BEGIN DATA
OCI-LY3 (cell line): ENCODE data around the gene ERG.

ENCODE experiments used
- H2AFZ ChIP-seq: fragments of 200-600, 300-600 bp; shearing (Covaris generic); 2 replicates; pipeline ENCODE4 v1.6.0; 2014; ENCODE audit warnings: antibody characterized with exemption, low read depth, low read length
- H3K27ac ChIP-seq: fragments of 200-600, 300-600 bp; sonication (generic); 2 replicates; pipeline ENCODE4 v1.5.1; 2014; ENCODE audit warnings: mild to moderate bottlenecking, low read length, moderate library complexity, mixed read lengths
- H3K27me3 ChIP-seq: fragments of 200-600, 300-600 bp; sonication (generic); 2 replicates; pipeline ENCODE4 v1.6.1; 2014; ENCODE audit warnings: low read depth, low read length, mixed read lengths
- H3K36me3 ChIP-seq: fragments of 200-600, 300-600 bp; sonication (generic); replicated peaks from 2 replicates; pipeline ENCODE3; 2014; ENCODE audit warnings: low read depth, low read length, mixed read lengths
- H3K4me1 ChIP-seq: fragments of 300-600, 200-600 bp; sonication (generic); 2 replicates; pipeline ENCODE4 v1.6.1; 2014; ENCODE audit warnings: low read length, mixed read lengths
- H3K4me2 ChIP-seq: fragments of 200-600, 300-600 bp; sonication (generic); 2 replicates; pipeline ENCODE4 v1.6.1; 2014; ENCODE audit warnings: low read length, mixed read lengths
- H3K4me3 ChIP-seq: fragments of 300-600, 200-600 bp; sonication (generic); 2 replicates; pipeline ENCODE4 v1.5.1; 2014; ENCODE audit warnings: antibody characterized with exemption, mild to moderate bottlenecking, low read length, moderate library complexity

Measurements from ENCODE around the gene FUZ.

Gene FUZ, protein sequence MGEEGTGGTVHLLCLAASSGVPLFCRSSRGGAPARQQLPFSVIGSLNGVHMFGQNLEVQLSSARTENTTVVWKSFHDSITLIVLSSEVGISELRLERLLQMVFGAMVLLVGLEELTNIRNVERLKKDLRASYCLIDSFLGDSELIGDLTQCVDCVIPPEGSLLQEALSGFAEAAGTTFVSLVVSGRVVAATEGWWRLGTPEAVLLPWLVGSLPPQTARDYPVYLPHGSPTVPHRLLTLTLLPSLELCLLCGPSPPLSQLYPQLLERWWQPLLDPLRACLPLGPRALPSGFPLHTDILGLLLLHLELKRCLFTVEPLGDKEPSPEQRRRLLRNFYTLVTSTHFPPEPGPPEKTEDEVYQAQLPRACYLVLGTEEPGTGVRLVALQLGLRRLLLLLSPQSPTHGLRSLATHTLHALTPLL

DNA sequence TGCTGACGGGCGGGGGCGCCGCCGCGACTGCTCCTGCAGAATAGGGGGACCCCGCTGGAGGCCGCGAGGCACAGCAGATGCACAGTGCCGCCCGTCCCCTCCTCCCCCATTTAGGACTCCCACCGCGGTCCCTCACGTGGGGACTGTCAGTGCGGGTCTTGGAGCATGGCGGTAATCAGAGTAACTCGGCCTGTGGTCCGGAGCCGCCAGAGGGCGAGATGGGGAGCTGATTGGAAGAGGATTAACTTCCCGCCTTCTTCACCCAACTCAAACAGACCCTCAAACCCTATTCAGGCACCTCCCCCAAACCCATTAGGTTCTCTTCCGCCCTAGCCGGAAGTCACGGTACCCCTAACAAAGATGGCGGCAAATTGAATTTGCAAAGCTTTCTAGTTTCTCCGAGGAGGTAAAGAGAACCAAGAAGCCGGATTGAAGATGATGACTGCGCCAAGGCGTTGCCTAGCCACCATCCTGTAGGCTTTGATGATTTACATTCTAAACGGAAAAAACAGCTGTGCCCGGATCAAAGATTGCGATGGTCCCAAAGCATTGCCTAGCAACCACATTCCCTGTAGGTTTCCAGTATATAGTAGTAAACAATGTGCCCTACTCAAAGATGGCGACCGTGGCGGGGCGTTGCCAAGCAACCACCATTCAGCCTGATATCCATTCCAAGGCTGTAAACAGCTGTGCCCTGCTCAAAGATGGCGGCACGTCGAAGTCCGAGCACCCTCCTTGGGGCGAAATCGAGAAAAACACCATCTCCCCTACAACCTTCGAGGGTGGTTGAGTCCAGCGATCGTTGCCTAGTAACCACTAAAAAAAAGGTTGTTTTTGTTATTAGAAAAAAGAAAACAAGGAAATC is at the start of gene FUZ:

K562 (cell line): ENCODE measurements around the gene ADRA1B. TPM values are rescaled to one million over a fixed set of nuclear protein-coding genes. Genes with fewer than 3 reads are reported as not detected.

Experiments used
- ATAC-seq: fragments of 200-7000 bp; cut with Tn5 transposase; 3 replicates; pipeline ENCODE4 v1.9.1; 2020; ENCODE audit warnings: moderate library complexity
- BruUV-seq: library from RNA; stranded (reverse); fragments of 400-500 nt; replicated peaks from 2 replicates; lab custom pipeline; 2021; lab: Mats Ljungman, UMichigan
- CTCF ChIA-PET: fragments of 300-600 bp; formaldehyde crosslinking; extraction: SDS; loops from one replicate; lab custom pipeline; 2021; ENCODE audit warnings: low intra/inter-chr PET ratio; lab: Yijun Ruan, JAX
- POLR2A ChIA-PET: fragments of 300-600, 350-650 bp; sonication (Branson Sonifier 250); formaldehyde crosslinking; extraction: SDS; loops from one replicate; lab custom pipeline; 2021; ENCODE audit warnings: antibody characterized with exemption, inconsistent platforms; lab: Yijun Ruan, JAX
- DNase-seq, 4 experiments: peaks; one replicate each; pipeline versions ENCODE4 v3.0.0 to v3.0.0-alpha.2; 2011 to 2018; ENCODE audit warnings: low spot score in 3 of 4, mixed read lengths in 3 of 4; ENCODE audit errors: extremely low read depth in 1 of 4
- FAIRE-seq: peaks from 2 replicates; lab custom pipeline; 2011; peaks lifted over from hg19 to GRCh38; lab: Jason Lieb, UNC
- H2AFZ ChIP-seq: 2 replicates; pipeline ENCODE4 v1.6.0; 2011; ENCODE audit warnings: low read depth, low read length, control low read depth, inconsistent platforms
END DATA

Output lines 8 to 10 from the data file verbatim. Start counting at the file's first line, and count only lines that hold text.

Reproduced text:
- H3K4me2 ChIP-seq: fragments of 200-600, 300-600 bp; sonication (generic); 2 replicates; pipeline ENCODE4 v1.6.1; 2014; ENCODE audit warnings: low read length, mixed read lengths
- H3K4me3 ChIP-seq: fragments of 300-600, 200-600 bp; sonication (generic); 2 replicates; pipeline ENCODE4 v1.5.1; 2014; ENCODE audit warnings: antibody characterized with exemption, mild to moderate bottlenecking, low read length, moderate library complexity

Measurements from ENCODE around the gene FUZ.